- If you are configuring a brand new site for the first time, or you are a major retailer, and would like a blog about cheeseburgers, then one about yachts, sure, put them on different subdomains. If you want a multilingual site for a larger company, sure, put them in subdomains. For the average business owner, realtor, law firm, etc, you want all of your content on one single domain.
- Google analytics. Webmaster tools and analytics must be installed separately on a subdomain. Subdomains get their own link portfolio in Google Webmaster Tools. This is because inbound links are either going to: A. your domain, or B. your subdomain. Again, it is almost like having a second website.
Historical SEO and subdomains:
Google does treat subdomains differently these days. They do understand that a subdomain is tied in with a domain. Yes, they know blog.website.com is the website’s blog. But even so, this is irrelevant given the information I just provided above.
There was a time years ago when Google would treat subdomains 100% differently. Marketers abused this by configuring subdomains and ranking them in search with spammy tactics. In search engine results pages, you would sometimes see results from website.com, and blog.website.com. This resulted in a single business or website being able to get multiple results on the front page of Google. Of course, this is not what Google wants for their users- they want to display X amount of great results, not 1 company over and over that tricked them.
Google spokesperson Matt Cutts put out a video 2.5yrs ago which says it just doesn’t matter. Please note that Cutts works on the webspam team. The changes made to subdomains over the years at Google were the natural evolution of keeping spammy results out of search. He does not address what I point out above regarding natural backlinks and topical relevance and authority. Perhaps the video is outdated or Cutts is not aware of all of the implications involved in moving a blog off of your root domain. I am not sure; he is a really smart guy, so I am guessing the video is outdated. Anyways, some people will point to this video and say “see, it doesn’t matter”. In my experience, people that talk like that have likely never experienced the power of ranking well in search.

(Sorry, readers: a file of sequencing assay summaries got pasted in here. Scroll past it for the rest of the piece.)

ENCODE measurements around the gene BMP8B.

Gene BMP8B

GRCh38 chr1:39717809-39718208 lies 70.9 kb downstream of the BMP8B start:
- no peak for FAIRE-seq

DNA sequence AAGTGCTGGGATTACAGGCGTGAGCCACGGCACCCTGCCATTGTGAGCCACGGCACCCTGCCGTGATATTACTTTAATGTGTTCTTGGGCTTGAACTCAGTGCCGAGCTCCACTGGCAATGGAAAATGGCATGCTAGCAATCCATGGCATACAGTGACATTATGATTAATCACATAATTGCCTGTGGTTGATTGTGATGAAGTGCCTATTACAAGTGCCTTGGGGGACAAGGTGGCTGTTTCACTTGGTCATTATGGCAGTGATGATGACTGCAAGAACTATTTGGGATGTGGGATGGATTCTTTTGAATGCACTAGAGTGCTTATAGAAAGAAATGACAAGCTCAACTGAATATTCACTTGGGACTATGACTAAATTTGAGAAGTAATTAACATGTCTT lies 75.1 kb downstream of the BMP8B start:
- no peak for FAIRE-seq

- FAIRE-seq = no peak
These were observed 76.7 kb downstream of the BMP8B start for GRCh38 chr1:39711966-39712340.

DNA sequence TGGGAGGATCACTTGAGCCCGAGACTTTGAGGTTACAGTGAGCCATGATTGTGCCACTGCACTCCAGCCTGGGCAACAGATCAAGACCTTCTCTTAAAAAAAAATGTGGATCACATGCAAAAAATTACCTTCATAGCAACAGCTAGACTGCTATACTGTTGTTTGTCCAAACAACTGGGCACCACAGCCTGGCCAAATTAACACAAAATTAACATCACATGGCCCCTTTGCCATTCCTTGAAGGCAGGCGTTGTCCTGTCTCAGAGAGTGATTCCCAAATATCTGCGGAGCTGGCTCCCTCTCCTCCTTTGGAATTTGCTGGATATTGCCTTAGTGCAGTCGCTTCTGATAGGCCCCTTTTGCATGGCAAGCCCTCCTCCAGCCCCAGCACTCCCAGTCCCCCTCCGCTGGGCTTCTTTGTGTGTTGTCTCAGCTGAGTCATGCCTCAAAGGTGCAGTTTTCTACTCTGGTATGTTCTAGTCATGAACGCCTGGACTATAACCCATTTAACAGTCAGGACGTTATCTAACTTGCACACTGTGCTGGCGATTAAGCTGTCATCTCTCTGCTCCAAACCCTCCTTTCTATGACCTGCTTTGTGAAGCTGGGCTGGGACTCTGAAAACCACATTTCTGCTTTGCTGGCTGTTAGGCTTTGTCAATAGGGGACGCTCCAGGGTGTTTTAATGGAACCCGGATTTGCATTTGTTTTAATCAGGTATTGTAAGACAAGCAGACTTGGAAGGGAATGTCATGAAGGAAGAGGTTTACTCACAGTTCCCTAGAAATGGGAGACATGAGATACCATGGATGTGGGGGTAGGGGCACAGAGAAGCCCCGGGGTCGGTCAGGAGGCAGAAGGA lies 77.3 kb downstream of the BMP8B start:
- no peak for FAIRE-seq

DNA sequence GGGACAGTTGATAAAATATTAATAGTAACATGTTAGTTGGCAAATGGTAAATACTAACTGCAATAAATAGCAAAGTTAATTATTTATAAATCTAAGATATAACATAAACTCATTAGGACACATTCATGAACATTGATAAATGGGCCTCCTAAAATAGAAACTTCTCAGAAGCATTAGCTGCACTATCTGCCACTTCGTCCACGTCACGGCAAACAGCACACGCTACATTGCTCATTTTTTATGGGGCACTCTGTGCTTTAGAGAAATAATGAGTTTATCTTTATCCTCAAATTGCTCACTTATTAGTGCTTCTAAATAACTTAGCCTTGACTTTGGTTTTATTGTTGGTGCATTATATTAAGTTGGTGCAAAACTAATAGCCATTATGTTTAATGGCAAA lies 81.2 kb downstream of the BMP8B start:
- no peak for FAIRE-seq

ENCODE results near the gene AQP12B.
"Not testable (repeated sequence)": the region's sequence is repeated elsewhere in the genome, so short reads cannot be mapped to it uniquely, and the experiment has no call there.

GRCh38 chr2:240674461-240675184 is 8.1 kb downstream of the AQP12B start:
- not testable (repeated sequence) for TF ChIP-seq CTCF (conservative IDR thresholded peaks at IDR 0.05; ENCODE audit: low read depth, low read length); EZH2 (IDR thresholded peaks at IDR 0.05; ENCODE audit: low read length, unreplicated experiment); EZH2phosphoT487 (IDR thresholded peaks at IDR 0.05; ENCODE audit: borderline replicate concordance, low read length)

Moz releases astounding results. Cofounder of Moz, Rand Fishkin, states here that the results of moving a blog from a subdomain on their website to their main domain resulted in dramatic increase in rankings. In addition, he states that he has witnessed this not once, not twice, but dozens of times. I have personally witnessed this time and time again myself on my own sites.
Still not convinced? Too bad; this is not open for debate with me.
I am guessing the people who informed me that I should be using a subdomain create content for a different purpose than I do. They probably creating content that they think people will read, or content that converts, or content landing pages, etc. While my content accomplishes this, I also understand that many users spend 10 seconds or so on a site before picking up the phone, often after just seeing the site’s title and phone number. I understand the value of holistic SEO, organic rankings, natural links, etc that occur from having great, shareable content. I will post more on great shareable content ideas soon. If you are adding a blog to your site and can not convert your entire site to WordPress, install WordPress in a subfolder such as website.com/blog.